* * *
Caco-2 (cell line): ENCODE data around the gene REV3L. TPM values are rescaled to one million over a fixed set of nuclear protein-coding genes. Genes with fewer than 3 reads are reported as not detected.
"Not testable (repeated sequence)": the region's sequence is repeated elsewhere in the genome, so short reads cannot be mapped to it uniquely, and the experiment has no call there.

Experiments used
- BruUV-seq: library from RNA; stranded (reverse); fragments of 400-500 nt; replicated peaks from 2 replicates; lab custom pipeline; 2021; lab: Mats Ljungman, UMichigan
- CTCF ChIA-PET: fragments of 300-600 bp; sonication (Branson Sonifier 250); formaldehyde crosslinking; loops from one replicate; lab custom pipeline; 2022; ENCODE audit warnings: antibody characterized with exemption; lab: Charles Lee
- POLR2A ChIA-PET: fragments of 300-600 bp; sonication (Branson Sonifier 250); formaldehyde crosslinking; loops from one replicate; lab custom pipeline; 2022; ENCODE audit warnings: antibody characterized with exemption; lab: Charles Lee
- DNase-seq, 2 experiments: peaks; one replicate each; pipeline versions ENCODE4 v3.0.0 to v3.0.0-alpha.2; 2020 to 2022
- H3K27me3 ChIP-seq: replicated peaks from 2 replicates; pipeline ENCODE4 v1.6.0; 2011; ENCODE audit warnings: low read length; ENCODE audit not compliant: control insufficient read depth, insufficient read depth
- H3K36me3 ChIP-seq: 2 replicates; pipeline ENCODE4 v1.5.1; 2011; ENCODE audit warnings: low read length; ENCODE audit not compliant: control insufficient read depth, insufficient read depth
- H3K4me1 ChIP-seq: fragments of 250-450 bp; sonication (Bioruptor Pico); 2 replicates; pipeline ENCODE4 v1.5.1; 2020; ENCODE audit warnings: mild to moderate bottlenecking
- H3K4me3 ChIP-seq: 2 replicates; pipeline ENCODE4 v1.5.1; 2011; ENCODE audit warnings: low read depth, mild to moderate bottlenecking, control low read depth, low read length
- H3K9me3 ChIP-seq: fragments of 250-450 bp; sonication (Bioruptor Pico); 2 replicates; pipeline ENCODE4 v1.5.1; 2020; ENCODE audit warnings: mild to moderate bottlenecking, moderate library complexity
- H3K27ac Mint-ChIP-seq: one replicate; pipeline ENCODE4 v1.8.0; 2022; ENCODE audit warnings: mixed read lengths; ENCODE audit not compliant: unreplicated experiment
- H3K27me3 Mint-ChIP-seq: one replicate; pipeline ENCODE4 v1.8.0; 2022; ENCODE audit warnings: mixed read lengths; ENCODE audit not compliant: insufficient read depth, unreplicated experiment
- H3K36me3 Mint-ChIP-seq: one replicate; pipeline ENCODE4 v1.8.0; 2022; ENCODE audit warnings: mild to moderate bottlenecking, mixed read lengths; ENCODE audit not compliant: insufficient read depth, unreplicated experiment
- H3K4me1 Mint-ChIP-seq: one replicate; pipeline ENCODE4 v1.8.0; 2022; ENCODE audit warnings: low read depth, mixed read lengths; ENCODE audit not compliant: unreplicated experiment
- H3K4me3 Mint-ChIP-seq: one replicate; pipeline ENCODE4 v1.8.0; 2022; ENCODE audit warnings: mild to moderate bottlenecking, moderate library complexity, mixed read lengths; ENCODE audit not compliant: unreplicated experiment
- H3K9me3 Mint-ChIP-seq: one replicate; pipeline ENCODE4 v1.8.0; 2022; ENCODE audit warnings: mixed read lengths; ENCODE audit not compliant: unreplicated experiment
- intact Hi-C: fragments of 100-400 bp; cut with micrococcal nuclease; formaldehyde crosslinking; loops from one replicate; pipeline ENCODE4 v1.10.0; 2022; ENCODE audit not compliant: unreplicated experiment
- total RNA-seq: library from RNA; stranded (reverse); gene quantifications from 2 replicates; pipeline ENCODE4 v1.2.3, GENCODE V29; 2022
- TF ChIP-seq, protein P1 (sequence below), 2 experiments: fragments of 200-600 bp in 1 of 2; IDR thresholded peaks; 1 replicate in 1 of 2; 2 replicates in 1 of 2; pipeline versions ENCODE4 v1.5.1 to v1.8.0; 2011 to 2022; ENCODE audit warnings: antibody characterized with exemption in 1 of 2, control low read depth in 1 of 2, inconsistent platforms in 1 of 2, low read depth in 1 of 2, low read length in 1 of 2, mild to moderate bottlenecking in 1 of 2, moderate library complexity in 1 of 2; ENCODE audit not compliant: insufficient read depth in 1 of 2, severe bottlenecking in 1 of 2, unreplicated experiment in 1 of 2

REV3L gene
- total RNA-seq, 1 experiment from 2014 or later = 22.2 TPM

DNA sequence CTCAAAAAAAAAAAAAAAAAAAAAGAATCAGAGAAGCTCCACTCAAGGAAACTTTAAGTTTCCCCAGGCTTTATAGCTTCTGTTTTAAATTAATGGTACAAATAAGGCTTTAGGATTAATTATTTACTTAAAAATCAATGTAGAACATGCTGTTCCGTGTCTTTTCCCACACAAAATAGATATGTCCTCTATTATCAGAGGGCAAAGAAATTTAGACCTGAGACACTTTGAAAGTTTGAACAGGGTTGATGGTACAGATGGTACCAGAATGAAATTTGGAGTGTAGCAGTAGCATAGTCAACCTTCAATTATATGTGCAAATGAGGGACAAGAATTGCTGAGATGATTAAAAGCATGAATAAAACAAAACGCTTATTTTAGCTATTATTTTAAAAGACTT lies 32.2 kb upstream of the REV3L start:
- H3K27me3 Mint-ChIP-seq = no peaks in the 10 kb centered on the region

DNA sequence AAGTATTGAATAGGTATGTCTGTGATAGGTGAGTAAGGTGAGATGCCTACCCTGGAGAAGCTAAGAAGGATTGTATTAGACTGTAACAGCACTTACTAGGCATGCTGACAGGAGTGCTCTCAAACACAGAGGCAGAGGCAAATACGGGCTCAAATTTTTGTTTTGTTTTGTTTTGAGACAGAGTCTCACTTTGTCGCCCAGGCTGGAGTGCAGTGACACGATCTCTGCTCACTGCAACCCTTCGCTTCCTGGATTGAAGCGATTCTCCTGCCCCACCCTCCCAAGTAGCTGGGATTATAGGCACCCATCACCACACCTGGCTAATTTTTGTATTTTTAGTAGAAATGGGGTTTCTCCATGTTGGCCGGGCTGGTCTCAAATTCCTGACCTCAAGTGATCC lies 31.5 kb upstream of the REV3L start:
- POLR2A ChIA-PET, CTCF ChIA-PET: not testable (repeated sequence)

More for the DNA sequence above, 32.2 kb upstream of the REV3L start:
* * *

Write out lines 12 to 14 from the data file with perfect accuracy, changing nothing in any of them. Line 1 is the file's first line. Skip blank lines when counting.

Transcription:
- H3K9me3 ChIP-seq: fragments of 250-450 bp; sonication (Bioruptor Pico); 2 replicates; pipeline ENCODE4 v1.5.1; 2020; ENCODE audit warnings: mild to moderate bottlenecking, moderate library complexity
- H3K27ac Mint-ChIP-seq: one replicate; pipeline ENCODE4 v1.8.0; 2022; ENCODE audit warnings: mixed read lengths; ENCODE audit not compliant: unreplicated experiment
- H3K27me3 Mint-ChIP-seq: one replicate; pipeline ENCODE4 v1.8.0; 2022; ENCODE audit warnings: mixed read lengths; ENCODE audit not compliant: insufficient read depth, unreplicated experiment